Peeps at Ancient Rome - Jamse Baikie

The City of Cities

About midway down its western face, or its shin, the long boot-leg of Italy is crossed by a comparatively small but swiftly flowing river, which rises in the central mountain range of the land, the Apennines, or Abruzzi, and, after wandering among the hills awhile, flows for twenty-five miles across the plain before it reaches the Western Mediterranean, or Tyrrhene Sea, as it used to be called. The plain, with the hill slopes of the Apennines to the east and south of the river, was peopled by several races of the one stock, which went by the names of Umbrians, Sabines, Samnites, and Latins. The Umbrians, Sabines, and Samnites were mainly hill-folk, while the Latins occupied the plain between the mountains and the sea, south of the river. North of the plain and river were the cities of a race called the Etruscans, who did not belong to Italy to begin with, but had wandered into the country so far back in time that nobody knows when they came; and south of the Latin plain came the cities of Campania, which were founded by colonists from Greece, so that all this part of Italy came to be called Magna Graecia.

Thus the Latins and their neighbours, the Umbrians, Sabines, and Samnites, were hemmed in between two foreign races, and the Latins especially, dwelling in the plain, were in danger from the Etruscans, who were a restless and warlike race. One splendid natural fortress presented itself to them in the extinct volcano known as the Alban Mount, which rises to a height of about 3,000 feet in the middle of the Latin plain, a few miles southwest of the river; and the first important city of the Latins, Alba Longa, rose on this mountain-side. But soon the need was felt of having a stronghold on the river-bank to prevent the Etruscans from crossing, and a band of adventurers was sent out from Alba Longa to find a suitable place for such an outpost and to occupy it.

At a point about twenty miles by water from the river's mouth, the pioneers found a group of small hills—seven as they counted, though only three of them were of any importance—rising from the river-bank to a height of about 160 feet. In the middle of the river lay a small island, which, if unoccupied, would help an enemy to cross, but, if occupied, would make crossing almost impossible. It was the best spot for their purpose that the colonists could find; and here they began to rear the rough walls and towers and houses of Alba Longa's outpost against the Etruscans. To the little fortress-town they gave, for what reason we do not know, though various stories were invented to account for it, the name of "Roma."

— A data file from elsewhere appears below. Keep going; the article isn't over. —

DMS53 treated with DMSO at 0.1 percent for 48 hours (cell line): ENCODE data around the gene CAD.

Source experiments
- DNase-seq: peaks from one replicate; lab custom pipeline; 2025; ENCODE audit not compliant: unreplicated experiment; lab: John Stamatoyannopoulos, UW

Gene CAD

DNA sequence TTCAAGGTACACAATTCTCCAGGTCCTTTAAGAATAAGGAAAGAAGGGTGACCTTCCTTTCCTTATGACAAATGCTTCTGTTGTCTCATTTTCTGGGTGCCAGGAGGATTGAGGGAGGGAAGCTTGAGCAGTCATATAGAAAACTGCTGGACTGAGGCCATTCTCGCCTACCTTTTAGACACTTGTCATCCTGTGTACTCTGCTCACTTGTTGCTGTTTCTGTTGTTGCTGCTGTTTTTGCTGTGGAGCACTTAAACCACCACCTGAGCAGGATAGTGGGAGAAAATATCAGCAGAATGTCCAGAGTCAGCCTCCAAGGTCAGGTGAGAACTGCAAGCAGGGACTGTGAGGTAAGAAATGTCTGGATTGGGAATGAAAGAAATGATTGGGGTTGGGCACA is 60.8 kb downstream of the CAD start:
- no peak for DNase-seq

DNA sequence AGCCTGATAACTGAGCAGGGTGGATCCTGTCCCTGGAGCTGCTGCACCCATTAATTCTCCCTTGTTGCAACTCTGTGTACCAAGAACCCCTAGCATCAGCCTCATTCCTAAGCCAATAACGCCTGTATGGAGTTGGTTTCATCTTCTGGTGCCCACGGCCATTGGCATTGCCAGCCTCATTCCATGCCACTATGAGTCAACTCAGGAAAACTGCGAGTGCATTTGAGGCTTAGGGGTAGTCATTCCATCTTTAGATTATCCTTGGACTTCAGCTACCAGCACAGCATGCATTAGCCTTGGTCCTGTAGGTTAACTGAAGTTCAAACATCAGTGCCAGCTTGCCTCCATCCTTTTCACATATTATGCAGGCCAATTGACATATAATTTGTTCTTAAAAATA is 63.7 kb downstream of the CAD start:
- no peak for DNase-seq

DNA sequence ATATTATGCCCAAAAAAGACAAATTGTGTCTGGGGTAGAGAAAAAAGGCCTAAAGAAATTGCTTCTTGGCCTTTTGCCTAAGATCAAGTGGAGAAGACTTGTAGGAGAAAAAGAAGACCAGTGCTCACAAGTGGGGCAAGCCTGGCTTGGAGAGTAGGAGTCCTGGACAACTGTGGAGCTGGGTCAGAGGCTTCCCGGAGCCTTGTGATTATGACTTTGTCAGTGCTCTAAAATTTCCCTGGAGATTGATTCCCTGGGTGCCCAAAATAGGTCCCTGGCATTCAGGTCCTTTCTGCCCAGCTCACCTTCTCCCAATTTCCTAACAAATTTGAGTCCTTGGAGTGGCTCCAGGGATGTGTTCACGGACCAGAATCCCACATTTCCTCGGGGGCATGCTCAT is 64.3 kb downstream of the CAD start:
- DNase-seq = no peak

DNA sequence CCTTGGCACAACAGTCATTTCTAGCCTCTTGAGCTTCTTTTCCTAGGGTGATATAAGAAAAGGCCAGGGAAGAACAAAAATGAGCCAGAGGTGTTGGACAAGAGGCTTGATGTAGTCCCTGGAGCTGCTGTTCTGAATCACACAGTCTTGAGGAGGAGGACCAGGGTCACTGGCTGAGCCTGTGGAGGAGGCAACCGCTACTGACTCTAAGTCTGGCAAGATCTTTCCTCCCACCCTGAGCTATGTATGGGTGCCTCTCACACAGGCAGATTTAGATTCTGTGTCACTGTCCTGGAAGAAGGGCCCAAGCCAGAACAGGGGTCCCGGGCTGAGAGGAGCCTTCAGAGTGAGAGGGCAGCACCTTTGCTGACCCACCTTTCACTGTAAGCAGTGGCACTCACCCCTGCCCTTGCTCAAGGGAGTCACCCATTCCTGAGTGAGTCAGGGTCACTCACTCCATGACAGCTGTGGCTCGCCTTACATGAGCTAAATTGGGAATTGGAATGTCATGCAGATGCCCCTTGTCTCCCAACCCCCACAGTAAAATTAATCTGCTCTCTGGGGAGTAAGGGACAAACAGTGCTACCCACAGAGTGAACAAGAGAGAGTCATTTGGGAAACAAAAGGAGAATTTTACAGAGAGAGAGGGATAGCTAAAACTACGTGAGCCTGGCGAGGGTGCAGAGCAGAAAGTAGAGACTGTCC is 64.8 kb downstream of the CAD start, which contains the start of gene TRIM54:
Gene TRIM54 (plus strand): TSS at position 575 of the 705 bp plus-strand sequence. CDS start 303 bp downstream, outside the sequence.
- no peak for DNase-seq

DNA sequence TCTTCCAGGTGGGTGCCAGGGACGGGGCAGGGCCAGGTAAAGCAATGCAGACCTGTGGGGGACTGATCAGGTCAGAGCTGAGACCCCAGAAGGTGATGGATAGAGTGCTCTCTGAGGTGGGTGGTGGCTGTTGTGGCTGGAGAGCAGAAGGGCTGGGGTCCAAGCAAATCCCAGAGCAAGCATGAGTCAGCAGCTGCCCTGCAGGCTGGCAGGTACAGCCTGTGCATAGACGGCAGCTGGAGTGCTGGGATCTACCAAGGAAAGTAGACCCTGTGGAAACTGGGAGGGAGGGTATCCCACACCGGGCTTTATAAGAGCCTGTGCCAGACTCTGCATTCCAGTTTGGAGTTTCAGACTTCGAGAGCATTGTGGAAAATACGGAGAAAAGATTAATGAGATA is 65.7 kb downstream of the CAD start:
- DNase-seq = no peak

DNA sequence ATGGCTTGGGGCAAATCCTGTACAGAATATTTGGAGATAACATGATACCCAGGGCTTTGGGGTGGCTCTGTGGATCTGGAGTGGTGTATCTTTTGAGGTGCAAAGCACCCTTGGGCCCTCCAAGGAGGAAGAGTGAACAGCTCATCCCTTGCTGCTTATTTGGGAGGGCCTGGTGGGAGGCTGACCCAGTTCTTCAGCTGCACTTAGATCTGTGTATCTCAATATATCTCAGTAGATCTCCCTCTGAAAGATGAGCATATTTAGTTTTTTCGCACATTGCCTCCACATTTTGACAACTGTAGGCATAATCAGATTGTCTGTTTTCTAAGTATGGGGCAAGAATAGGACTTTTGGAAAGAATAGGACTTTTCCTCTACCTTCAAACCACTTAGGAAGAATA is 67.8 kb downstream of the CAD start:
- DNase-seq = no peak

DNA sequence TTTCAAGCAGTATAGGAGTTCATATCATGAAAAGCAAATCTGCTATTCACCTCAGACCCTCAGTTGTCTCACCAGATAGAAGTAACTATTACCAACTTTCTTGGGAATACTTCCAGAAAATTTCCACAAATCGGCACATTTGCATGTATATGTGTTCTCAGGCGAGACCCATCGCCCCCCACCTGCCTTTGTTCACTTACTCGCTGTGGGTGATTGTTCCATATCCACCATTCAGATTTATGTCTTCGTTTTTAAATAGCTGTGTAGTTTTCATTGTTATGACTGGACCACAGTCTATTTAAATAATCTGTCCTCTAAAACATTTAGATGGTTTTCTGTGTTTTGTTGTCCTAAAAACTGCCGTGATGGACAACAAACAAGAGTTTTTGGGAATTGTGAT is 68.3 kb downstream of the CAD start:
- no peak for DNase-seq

Little did those early Latin wanderers know how great a thing they had begun, or how vast a force they had set in motion. They thought, I suppose, that they were merely taking a prudent step to protect their native Alba Longa from the northern enemy. But ere long Alba Longa itself was eclipsed by the growing strength of the new stronghold by the river-bank, and the daughter became head of the household, while her mother sank into insignificance and finally vanished. Bit by bit the growing power of Roma asserted itself over all the other cities of the Latins, till they had become her subject-allies. Two hundred and forty years after the first stones of the little outpost were laid on the hill by the river, she had defeated the attempts of the Etruscans and of her own kindred to interfere with her government, and stood out as evidently the coming power of the land. In another two and a half centuries, in spite of one great overthrow from a barbarian host of Gauls, desperate and unceasing struggles with her own kinsfolk from the hills, and a terrible wrestle with the great Greek soldier of fortune, Pyrrhus, King of Epirus, she stood forth mistress of Italy.

Then came a great struggle, lasting for almost one hundred and twenty years, between Rome and the great commercial city, Carthage, which had been rising on the African side of the Mediterranean. That deadly contest determined whether the Empire of the world was to rest in Roman hands or in the hands of an Oriental race, for the Carthaginians were of Phoenician stock, kinsfolk to the Jews. When it ceased, with the utter destruction of Carthage, one hundred and forty-six years before the coming of Christ, Rome, though weary after her long struggle, was manifest mistress of the world as men knew it then. In another century she had carried her eagles on the east almost to the Caucasus, and on the northwest was looking across from France to our own far islands, already marked for conquest.

Her ancient form of government worn out, she took a fresh lease of life under a new one, and her early emperors carried her sway still farther out into the wilds of Europe, bringing civilization and law wherever the eagles flew. And when at last the Empire fell to pieces of its own weight and weariness, she had taught the nations not a little of the knowledge by which she herself had conquered and ruled, so that they were able to take up for themselves the work that fell from her failing hands. Even then her destiny was not accomplished. A new and still greater power, a power over the spirits of men instead of over their bodies, came to enthrone itself in the old colony of long-dead Alba Longa, and for centuries the head of the Christian faith ruled from his Roman palace over all the civilized world, with more absolute sway than Consul or Emperor ever knew. And though that sway be shrunken and diminished now, yet still one-half of Christendom looks to Rome with reverence and trust for spiritual guidance, and the great city by the Tiber still draws the hearts and the imaginations of all men to itself with the wonderful power of its great past.